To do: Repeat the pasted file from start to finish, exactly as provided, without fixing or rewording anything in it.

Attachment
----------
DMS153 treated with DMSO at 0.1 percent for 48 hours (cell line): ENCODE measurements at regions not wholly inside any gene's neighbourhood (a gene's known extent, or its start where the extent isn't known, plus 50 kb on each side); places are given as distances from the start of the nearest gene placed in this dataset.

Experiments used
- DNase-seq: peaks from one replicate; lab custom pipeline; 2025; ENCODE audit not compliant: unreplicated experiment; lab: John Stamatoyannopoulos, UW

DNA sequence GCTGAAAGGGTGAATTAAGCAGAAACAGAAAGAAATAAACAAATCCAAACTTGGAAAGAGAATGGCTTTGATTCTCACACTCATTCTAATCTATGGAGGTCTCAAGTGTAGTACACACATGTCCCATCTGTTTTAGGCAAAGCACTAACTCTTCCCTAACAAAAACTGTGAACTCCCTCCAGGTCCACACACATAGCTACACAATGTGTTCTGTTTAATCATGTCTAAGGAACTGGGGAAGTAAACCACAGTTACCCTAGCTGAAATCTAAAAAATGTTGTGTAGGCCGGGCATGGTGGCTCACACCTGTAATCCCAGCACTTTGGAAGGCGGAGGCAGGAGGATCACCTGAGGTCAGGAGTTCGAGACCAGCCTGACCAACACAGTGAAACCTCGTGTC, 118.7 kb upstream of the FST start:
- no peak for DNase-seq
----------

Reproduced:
DMS153 treated with DMSO at 0.1 percent for 48 hours (cell line): ENCODE measurements at regions not wholly inside any gene's neighbourhood (a gene's known extent, or its start where the extent isn't known, plus 50 kb on each side); places are given as distances from the start of the nearest gene placed in this dataset.

Experiments used
- DNase-seq: peaks from one replicate; lab custom pipeline; 2025; ENCODE audit not compliant: unreplicated experiment; lab: John Stamatoyannopoulos, UW

DNA sequence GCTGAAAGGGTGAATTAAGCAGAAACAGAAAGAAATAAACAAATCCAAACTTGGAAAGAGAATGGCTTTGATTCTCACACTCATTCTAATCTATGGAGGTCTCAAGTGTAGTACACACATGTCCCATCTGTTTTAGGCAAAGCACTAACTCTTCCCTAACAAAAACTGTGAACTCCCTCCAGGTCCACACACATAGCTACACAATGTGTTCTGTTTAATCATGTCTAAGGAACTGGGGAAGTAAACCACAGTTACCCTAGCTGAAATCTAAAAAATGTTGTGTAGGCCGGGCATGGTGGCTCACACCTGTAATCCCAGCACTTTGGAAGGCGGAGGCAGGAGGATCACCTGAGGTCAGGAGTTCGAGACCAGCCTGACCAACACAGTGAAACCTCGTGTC, 118.7 kb upstream of the FST start:
- no peak for DNase-seq